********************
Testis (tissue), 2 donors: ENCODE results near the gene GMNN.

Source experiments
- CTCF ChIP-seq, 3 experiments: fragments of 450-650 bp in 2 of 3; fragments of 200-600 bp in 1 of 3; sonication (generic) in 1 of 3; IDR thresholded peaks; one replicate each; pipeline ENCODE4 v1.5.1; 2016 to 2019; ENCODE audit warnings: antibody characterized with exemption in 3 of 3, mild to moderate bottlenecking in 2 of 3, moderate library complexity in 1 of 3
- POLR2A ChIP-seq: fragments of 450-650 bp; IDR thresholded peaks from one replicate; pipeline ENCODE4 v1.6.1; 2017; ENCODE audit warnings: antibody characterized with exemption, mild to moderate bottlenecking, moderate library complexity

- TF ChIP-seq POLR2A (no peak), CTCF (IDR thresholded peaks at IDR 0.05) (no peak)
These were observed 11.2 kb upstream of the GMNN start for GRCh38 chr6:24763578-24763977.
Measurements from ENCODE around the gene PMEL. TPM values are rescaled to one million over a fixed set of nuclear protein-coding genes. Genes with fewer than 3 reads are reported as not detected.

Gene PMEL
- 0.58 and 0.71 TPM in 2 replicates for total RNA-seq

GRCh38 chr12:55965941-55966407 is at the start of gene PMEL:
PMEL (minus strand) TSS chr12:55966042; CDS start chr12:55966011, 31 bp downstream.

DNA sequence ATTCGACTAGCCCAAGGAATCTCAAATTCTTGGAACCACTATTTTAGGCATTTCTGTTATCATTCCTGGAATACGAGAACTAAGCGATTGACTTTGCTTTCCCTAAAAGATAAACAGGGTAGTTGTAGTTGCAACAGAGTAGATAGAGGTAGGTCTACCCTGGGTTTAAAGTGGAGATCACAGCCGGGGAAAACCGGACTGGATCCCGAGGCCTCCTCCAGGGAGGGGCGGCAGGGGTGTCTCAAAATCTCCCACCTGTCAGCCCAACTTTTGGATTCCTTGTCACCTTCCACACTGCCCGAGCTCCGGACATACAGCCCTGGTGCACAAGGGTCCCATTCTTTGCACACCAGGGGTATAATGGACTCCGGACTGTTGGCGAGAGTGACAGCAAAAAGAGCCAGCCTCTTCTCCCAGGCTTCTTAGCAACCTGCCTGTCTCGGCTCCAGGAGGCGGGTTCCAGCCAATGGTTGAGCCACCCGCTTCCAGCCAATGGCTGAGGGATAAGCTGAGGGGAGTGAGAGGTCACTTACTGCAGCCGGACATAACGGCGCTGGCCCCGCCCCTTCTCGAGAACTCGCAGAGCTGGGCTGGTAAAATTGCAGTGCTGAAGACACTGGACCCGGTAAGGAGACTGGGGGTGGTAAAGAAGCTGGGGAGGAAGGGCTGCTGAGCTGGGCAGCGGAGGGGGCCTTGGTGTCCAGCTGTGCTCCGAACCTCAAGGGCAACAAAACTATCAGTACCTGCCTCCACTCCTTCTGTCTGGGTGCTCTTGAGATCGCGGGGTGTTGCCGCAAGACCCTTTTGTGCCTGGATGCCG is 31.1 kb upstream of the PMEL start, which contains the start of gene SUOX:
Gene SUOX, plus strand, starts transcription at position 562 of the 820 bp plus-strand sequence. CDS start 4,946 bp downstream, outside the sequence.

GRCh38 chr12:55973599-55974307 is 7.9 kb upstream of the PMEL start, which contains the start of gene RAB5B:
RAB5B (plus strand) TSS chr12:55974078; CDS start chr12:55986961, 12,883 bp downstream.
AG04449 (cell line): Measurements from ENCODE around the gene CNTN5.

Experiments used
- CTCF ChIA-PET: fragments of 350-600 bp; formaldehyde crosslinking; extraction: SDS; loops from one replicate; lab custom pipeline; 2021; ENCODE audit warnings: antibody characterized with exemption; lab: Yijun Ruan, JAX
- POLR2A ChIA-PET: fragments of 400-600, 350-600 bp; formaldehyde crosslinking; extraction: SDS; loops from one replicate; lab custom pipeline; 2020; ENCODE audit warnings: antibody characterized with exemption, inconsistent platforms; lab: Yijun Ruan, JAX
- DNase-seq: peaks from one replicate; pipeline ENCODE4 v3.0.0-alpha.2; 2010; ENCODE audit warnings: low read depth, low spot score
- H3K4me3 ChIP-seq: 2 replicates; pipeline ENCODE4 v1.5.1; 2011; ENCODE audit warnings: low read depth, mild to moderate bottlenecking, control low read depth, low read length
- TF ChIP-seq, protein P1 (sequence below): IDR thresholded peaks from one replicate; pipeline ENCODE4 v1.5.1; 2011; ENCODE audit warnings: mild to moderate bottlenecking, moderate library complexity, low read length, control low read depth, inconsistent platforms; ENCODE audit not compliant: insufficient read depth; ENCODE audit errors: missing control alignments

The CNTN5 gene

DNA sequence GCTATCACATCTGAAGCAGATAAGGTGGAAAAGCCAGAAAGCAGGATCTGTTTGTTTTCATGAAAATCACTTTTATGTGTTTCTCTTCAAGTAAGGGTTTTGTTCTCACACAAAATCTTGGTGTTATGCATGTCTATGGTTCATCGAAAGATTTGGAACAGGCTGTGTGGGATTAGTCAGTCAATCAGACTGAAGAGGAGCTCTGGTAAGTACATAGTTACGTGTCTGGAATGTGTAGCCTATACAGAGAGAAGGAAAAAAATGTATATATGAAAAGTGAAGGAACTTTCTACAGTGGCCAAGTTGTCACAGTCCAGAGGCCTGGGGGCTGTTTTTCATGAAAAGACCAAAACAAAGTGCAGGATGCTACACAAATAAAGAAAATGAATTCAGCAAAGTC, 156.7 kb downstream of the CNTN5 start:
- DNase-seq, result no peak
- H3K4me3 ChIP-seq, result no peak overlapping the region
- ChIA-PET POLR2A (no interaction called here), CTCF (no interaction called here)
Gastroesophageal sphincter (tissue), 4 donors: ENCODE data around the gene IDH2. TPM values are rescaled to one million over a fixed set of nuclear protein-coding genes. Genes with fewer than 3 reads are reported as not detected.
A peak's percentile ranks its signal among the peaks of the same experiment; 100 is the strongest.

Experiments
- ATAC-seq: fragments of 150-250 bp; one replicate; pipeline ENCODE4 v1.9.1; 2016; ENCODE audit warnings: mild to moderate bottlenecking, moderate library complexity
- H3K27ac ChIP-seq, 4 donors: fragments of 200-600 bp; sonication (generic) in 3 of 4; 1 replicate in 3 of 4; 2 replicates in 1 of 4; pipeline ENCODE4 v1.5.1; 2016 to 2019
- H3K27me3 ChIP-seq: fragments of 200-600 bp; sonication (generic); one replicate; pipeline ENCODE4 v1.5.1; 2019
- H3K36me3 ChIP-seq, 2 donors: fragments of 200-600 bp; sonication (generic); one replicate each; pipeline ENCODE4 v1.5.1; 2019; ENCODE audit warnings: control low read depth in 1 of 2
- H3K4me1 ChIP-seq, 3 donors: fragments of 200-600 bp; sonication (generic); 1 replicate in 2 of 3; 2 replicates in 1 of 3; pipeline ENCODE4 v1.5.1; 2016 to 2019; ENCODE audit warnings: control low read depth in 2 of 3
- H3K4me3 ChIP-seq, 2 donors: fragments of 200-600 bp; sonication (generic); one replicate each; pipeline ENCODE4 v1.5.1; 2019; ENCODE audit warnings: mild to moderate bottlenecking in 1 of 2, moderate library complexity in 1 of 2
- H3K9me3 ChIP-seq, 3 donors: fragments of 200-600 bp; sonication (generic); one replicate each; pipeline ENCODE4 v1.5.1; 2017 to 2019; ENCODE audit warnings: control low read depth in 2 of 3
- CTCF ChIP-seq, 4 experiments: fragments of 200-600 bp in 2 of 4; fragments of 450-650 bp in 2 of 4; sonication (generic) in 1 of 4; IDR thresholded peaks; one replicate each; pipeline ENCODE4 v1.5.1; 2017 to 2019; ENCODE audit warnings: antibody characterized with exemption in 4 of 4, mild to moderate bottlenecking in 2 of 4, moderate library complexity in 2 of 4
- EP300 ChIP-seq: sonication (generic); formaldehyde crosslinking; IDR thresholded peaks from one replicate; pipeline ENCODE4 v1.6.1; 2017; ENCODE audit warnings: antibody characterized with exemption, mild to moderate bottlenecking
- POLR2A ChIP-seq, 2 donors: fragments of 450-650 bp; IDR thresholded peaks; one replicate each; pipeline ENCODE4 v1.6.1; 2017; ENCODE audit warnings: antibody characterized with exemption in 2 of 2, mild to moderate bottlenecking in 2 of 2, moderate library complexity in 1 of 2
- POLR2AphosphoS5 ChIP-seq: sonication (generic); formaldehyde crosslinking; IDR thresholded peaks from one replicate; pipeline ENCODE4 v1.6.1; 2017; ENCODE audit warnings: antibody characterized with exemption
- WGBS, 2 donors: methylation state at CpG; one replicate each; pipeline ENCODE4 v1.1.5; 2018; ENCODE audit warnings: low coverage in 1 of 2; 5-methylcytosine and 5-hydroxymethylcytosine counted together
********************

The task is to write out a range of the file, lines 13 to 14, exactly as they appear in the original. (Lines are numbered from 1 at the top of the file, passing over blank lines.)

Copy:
Gene SUOX, plus strand, starts transcription at position 562 of the 820 bp plus-strand sequence. CDS start 4,946 bp downstream, outside the sequence.

GRCh38 chr12:55973599-55974307 is 7.9 kb upstream of the PMEL start, which contains the start of gene RAB5B: